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Research article2020Peer reviewedOpen access

Antimicrobial Resistance in Fecal Escherichia coli from Humans and Pigs at Farms at Different Levels of Intensification

Lunha, Kamonwan; Leangapichart, Thongpan; Jiwakanon, Jatesada; Angkititrakul, Sunpetch; Sunde, Marianne; Jarhult, Josef D.; Strom Hallenberg, Gunilla; Hickman, Rachel A.; Van Boeckel, Thomas; Magnusson, Ulf


The overall aim of the current study was to test the hypotheses that (i) antibiotic resistance in bacteria were more frequent in clinically health pigs in intensified company owned, medium-scale farms (MSFs) (100-500 sows) than in pigs in family-owned, small-scale farms (SSFs) (1-50 sows) and (ii) that farmers working at the MSFs were more prone to attain antibiotic resistant bacteria than farmers working at SSFs. The study was conducted in North-Eastern Thailand, comprising fecal Escherichia coli isolates from pigs, farmers working with the pigs (contact humans) and persons living in the same household as the farmer (non-contact humans) at 51 MSFs and 113 SSFs. Samples from all farms were also screened for methicillin-resistant staphylococcus aureus (MRSA), which was not detected in pig samples, but was found in one human sample. Susceptibility was tested by disc-diffusion for seven antibiotics commonly used in the study area. Resistance in pig isolates from MSFs were more frequent for chloramphenicol which (P < 0.001), trimethoprim/sulfamethoxazole (P < 0.001) and gentamicin (P < 0.05) compared with isolates from SSFs, whereas the opposite was true for tetracycline (P < 0.01). Resistance in the human isolates was lower than those in the isolates from pigs for tetracycline, trimethoprim/sulfamethoxazole and chloramphenicol (P < 0.001). The frequency of resistance in the contact human samples from SSFs and MSFs did not differ. There was no difference between isolates from contact and non-contact humans for any of the tested antibiotics. Multidrug resistance in isolates from pigs was 26%, significantly higher (P < 0.01) than the 13% from humans. The data indicate that (i) resistance to antibiotics, including those critical and highly important for human medicine, were more common in fecal E. coli from pigs at the MSFs than at the SSFs, whereas (ii) the resistance in fecal E. coli from pig farmers seemed not to be influenced by the level of intensification of the farm they were working at.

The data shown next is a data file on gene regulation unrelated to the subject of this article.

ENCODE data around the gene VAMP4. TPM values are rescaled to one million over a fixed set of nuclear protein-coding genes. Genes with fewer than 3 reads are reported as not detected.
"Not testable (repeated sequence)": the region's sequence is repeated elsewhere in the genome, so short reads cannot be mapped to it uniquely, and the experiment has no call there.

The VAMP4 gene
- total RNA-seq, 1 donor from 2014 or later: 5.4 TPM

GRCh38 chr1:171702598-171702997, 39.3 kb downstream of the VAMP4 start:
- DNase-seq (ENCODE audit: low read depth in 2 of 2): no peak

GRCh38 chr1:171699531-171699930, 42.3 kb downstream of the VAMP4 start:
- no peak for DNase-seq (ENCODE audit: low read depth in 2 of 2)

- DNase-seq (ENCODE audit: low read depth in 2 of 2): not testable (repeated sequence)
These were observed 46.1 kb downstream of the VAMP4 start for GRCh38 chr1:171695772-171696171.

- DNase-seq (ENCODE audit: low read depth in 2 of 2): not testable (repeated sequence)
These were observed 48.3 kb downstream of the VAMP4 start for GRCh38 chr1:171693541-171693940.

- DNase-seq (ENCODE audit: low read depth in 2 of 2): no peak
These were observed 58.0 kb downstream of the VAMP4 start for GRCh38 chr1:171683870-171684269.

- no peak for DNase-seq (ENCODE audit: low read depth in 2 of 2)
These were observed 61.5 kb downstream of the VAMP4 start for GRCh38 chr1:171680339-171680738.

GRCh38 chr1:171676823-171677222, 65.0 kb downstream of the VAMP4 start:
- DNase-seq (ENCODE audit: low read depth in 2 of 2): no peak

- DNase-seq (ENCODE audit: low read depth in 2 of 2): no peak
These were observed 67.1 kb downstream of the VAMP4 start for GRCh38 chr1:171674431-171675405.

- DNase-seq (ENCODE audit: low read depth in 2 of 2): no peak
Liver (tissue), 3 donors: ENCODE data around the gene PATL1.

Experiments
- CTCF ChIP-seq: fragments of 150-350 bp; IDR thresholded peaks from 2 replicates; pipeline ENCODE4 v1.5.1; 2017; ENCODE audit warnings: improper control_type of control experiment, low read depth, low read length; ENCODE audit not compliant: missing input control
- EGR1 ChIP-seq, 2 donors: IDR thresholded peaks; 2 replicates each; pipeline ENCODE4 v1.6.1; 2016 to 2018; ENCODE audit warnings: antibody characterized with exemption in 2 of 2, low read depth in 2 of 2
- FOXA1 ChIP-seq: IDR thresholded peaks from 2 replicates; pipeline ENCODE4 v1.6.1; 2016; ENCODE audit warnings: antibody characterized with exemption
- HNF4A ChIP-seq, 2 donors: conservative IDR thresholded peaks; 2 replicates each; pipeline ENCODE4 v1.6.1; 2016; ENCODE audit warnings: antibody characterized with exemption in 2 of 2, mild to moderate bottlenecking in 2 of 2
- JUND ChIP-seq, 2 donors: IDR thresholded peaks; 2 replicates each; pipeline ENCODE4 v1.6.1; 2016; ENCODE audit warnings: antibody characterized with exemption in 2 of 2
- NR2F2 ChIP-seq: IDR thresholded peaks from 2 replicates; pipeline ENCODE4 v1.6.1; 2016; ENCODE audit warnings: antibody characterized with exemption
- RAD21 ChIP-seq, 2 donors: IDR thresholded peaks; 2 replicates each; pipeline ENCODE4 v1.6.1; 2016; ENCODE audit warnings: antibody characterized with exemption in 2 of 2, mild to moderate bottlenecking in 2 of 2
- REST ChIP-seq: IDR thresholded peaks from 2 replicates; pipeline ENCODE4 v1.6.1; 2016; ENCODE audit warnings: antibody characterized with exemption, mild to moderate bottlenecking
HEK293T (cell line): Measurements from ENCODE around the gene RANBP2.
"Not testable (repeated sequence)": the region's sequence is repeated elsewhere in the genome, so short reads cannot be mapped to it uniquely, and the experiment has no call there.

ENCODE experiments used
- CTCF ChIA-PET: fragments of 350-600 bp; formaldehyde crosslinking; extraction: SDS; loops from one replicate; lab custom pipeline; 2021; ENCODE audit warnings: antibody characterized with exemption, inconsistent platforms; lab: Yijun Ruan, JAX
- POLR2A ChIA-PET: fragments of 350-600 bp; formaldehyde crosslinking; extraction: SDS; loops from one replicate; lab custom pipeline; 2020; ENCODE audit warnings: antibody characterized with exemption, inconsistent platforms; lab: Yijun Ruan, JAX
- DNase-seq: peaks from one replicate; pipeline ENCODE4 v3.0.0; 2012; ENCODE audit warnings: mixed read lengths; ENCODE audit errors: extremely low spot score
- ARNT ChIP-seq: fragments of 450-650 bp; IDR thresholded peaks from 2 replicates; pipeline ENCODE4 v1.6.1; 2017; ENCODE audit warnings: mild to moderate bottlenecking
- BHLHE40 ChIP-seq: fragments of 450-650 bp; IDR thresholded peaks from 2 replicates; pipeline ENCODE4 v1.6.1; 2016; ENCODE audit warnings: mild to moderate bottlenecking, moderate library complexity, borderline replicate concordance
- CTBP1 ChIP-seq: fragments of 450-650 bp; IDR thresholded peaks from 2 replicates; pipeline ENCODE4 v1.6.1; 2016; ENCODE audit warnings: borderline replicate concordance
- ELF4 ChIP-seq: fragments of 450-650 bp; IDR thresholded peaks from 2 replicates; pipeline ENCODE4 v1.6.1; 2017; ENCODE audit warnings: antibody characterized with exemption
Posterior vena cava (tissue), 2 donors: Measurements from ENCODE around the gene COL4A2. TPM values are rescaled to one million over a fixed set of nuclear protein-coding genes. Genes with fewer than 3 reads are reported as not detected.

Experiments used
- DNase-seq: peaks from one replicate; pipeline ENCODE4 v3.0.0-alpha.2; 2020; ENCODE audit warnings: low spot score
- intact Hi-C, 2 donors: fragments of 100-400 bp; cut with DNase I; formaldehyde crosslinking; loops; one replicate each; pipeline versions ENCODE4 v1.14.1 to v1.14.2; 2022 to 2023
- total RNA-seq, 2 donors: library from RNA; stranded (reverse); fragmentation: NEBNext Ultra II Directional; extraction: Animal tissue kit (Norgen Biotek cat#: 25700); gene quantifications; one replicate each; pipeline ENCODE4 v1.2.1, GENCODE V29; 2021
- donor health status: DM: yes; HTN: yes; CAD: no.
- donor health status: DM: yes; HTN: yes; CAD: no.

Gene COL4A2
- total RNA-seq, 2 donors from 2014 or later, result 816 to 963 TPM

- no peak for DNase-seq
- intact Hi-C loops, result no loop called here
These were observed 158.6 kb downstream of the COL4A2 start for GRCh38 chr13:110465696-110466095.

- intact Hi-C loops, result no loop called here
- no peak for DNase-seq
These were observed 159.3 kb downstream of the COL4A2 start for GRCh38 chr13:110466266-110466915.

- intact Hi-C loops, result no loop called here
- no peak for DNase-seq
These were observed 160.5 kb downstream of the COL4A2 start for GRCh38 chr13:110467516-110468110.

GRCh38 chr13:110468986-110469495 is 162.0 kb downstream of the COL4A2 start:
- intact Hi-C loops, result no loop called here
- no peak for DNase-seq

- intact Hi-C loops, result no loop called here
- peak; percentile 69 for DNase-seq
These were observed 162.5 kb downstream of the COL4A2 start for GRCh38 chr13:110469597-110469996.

antimicrobial resistance; pigs; farmers; Thailand; farming intensification

Published in

2020, Volume: 9, number: 10, article number: 662
Publisher: MDPI

      SLU Authors

        • Associated SLU-program

          AMR: Bacteria

          Sustainable Development Goals

          Ensure healthy lives and promote well-being for all at all ages

          UKÄ Subject classification

          Public Health, Global Health, Social Medicine and Epidemiology

          Publication identifier


          Permanent link to this page (URI)